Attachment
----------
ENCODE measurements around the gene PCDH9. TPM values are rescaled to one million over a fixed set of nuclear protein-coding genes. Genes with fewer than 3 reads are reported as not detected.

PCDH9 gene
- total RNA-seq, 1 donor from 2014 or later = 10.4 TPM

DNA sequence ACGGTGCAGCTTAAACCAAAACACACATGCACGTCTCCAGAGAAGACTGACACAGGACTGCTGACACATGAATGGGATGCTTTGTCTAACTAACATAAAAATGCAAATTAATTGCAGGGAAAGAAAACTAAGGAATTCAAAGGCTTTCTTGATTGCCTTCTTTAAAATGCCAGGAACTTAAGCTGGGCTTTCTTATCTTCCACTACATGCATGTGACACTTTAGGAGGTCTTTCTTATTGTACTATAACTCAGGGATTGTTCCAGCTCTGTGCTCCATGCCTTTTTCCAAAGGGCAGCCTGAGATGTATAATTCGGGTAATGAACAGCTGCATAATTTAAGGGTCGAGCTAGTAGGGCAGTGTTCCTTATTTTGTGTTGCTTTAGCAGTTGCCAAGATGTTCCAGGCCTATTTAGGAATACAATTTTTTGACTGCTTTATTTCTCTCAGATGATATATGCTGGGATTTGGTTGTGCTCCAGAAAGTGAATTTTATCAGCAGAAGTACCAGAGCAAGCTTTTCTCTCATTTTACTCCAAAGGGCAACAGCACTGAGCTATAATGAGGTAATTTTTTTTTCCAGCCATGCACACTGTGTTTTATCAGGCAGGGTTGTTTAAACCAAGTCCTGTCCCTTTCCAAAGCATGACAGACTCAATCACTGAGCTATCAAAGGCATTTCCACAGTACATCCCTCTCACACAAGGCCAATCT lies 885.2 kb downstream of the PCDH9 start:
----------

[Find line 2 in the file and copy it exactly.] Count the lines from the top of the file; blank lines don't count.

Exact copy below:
PCDH9 gene